Has the shadow of Fifty Shades of Grey has made its mark on literary fiction? Not that non-genre fiction with erotic elements is anything new—Tropic of Cancer, anyone?—but two books coming in July are certain to push both boundaries and buttons.

myeducationSusan Choi's fourth novel, My Education (Viking), is the story of 21-year-old Regina, who is accepted to a graduate program at a prestigious university. Her seminar professor, Nicholas Brodeur, is known for his less-than-savory behavior toward students, and Regina prides herself on not falling for his lures. But in escaping one unwise liaison  she falls into another: An illicit, passionate relationship with Nicholas' wife, Martha.

"You know exactly what I’m doing," I said crossly, so irked by her tone that for a moment my fear was forgotten and sinking my hand in her heavy blond hair I took hold of the hot, perspiration-damp slope of the nape of her neck, and raised my chin slightly and drew her toward me, for she was the slightest bit, perhaps a finger’s width, taller—I’d been right, she had known—the thought came to me but could not be completed as my tongue filled her mouth and we bloomed smoothly out of our skins as if some gorgeous fruit that aspires to devour itself.

Ahem, dot dot dot. Let's just say neither of these books are for those who shy away from vivid descriptions of what happens in the bedroom (and the greenhouse, and the front seat of a Corvette, etc.). Choi, whose second novel, American Woman, was a Pulitzer Prize finalist, has created flawed protagonists before—the introverted and jealousy-prone Professor Lee in A Person of Interest, for example—but Regina's wholehearted plunge into an obviously toxic relationship can be hard to read about. Still, Choi's ability to portraying all-consuming desire unflinchingly, with skillful writing, should carry readers through.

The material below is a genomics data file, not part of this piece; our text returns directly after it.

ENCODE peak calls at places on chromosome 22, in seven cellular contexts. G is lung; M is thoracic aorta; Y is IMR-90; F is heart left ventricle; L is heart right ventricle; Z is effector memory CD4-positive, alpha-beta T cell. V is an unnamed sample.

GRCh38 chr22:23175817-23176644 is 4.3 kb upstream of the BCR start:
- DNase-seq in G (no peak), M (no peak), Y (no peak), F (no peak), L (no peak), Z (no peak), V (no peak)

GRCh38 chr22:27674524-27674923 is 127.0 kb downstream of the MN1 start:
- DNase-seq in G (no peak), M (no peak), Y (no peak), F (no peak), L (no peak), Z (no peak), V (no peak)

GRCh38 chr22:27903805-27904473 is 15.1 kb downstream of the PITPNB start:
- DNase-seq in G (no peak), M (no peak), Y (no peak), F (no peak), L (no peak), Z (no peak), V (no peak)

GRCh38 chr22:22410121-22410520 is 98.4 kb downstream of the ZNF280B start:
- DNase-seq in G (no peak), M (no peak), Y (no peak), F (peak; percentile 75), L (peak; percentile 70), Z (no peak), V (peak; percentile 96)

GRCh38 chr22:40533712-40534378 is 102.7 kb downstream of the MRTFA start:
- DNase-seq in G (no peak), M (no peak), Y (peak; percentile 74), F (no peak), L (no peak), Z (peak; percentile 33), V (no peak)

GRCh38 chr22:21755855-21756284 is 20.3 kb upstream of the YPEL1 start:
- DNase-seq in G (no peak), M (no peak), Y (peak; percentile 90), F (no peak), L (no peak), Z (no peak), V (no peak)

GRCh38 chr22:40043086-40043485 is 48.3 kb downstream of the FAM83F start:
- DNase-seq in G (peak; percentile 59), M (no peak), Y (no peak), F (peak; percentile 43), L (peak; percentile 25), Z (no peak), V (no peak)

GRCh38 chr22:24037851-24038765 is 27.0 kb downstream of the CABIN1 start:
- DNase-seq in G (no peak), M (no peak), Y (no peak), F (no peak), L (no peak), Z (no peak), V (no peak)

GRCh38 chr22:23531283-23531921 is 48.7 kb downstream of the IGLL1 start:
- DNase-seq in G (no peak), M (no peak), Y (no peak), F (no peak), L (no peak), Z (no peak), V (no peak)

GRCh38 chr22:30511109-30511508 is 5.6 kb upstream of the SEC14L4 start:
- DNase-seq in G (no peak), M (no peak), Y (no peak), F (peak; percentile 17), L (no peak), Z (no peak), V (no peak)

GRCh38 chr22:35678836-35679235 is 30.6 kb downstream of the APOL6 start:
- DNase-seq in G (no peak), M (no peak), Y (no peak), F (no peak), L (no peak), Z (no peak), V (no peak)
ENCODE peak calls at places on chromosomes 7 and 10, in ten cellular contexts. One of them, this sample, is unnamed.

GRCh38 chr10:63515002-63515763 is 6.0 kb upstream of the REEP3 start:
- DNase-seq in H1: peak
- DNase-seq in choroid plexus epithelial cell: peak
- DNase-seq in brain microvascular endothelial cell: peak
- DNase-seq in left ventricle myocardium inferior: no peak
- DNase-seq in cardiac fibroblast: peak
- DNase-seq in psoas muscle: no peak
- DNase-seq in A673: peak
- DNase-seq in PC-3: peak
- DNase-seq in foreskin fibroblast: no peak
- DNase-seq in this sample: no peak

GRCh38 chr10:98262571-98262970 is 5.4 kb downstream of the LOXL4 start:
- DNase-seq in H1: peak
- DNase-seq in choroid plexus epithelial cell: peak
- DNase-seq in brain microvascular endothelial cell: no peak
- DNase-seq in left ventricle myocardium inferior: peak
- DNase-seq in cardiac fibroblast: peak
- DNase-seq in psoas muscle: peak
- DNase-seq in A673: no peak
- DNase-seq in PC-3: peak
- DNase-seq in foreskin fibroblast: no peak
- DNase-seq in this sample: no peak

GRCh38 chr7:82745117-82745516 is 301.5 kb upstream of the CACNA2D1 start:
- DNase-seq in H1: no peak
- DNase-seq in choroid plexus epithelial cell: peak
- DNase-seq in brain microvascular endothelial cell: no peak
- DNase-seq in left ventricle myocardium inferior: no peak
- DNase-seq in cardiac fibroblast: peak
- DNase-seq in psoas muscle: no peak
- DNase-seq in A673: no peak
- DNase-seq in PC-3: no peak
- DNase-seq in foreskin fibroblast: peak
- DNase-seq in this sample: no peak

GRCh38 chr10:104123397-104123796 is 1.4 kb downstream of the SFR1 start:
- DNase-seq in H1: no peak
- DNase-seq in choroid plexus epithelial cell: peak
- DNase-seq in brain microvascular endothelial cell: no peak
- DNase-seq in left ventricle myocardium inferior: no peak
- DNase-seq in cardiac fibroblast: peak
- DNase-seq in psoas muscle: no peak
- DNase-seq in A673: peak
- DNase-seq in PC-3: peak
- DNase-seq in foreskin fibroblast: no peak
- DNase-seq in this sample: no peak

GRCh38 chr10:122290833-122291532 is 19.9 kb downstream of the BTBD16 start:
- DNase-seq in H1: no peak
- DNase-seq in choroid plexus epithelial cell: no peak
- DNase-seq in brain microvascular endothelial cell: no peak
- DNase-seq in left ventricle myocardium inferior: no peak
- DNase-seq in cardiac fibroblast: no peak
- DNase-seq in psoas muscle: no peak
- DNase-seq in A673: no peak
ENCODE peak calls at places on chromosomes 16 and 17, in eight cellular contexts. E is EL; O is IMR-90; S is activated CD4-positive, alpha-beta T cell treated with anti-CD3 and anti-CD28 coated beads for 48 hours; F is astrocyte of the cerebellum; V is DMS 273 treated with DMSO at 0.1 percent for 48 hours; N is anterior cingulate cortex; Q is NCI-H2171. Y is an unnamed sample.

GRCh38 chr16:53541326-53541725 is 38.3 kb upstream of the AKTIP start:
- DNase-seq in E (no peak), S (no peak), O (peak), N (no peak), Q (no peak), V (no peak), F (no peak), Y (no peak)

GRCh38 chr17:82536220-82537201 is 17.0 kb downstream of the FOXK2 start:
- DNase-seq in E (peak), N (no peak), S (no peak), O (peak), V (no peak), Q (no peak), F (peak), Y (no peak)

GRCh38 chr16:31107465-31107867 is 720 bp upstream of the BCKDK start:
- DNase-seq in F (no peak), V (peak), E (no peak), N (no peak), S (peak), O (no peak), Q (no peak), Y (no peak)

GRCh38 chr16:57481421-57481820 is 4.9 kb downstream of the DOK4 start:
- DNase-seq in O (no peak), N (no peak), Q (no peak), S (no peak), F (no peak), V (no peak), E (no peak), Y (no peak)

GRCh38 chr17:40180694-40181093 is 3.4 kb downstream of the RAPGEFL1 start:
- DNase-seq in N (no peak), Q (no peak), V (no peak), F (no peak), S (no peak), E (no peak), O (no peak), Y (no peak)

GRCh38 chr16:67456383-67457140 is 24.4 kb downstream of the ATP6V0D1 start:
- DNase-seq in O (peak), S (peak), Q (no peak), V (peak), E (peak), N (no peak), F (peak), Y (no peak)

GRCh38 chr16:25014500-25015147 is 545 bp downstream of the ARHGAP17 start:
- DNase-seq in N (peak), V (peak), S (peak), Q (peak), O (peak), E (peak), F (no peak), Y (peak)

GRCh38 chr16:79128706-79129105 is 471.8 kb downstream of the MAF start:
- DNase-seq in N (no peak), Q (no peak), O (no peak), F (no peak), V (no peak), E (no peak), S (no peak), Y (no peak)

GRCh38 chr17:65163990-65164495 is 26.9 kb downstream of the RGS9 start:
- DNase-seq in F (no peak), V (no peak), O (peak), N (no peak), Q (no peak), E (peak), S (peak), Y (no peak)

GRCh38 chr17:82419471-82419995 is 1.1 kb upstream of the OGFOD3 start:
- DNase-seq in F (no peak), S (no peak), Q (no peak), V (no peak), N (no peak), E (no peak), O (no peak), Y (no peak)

tampaI'd hazard a guess that a significant number of readers will put Tampa (Ecco) down after reading a few pages. An equally significant portion will be staying up all night to finish it. The first novel from Nutting (following the short story collection Unclean Jobs for Women and Girls), Tampa is told from the point of view of Celeste, a stunning, married 26-year-old middle school teacher with a handsome and devoted husband, Ford. Problem is, he's not her type.

I should find Ford  needlessly attractive; everyone else does. "He's too good looking," one of my sorority sisters groaned the night after our first double date back in college. "I can't even look at him without feeling like I'm being punched between my legs." My real problem with Ford is actually his age. Like most women who marry for money, my husband is far too old. Being twenty-six myself, it's true that he and I are close peers. But thirty-one is roughly seventeen years past my window of sexual interest.

Tampa is impressive in its total commitment to telling a story in the voice of a character that the reader can't help but be repelled by. (Warning: As mentioned above, there are some very explicit scenes.) Celeste is a sociopath, utterly without remorse and completely driven by her desire for pre-pubescent boys. As she cold-heartedly lays out her plan to seduce what she sees as her most vulnerable and most desirable student, it's like being hypnotized by a cobra. Is the novel smart and subversive, or simply purient? Watercooler chat for sure.

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